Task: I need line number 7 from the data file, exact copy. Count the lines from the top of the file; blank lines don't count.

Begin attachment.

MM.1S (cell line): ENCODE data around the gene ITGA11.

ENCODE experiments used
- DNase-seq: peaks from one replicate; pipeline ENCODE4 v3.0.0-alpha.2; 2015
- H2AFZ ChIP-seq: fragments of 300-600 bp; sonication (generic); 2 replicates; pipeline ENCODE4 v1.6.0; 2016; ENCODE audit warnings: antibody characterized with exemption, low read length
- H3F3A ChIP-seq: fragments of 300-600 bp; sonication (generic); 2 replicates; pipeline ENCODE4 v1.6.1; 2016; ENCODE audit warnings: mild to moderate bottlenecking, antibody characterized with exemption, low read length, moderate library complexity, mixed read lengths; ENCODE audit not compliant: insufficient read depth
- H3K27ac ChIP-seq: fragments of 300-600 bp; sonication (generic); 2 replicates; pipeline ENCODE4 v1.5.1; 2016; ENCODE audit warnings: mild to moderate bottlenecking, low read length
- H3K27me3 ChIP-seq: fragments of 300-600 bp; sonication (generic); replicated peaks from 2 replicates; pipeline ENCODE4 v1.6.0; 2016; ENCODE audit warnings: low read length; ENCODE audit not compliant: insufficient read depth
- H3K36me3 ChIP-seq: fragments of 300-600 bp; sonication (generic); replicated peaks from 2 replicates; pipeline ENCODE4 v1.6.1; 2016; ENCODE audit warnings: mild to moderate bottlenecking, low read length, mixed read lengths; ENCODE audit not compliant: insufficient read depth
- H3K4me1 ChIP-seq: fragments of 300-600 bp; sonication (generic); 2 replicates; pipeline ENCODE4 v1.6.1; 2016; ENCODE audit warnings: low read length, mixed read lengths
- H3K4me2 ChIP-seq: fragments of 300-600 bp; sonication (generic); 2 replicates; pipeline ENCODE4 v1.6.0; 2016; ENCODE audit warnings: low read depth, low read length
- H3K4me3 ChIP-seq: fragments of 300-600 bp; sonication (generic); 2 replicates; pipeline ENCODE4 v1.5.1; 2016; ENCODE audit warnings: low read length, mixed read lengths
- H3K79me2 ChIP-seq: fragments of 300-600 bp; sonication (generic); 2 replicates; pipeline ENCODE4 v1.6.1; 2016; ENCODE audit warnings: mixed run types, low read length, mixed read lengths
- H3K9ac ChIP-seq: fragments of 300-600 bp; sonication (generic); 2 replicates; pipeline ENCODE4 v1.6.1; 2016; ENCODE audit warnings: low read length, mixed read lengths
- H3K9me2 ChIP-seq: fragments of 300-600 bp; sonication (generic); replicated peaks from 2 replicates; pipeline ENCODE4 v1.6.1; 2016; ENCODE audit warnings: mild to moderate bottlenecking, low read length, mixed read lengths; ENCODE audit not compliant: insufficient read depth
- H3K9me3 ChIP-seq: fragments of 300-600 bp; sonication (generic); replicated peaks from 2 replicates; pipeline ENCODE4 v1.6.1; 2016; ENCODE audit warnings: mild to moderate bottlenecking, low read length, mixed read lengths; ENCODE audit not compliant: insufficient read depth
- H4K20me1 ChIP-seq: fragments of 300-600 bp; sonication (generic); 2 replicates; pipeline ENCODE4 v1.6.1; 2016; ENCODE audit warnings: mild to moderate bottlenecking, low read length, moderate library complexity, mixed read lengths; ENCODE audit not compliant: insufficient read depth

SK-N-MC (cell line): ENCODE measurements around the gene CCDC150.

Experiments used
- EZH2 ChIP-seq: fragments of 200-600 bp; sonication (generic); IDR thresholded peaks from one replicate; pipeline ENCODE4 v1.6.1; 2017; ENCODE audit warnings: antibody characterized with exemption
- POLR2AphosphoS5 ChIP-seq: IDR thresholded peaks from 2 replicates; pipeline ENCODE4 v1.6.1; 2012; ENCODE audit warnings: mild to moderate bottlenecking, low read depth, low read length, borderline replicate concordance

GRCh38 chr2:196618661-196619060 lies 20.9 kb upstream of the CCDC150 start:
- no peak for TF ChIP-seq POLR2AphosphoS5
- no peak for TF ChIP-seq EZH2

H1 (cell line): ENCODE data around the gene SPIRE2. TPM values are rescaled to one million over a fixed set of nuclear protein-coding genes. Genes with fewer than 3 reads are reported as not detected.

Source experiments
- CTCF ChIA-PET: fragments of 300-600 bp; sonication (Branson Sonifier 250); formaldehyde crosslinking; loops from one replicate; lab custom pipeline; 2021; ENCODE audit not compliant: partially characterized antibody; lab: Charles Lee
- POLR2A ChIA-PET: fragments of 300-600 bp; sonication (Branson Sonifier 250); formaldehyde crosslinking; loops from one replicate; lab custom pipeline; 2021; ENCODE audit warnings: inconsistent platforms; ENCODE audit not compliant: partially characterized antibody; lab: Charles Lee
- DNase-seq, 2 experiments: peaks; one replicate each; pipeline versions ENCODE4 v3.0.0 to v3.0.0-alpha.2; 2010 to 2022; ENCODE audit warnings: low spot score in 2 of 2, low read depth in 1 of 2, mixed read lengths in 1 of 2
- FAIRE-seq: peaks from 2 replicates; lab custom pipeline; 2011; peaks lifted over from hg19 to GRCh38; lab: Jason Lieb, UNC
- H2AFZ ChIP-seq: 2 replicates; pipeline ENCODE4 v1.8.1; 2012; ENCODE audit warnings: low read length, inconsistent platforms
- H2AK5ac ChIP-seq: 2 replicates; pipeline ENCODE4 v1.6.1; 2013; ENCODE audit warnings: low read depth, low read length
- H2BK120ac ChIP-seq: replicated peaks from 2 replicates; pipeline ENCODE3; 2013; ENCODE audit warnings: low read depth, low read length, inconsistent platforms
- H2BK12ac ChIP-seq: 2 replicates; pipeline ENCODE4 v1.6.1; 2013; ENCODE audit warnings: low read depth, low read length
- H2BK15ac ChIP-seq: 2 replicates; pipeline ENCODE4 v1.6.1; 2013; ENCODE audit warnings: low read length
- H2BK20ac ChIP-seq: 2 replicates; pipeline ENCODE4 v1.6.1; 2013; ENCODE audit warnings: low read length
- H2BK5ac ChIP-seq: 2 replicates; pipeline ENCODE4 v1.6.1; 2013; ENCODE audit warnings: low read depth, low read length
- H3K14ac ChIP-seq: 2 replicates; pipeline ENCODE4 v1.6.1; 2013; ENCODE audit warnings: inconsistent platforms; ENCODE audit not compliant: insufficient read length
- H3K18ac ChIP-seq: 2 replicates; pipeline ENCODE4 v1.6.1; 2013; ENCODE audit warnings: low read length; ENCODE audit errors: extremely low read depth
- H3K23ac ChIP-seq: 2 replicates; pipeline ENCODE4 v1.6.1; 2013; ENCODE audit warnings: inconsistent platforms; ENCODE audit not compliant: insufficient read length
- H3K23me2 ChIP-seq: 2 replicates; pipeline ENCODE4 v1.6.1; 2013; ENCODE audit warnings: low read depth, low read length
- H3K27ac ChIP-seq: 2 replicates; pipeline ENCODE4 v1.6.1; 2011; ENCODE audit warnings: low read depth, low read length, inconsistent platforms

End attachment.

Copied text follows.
- H3K27me3 ChIP-seq: fragments of 300-600 bp; sonication (generic); replicated peaks from 2 replicates; pipeline ENCODE4 v1.6.0; 2016; ENCODE audit warnings: low read length; ENCODE audit not compliant: insufficient read depth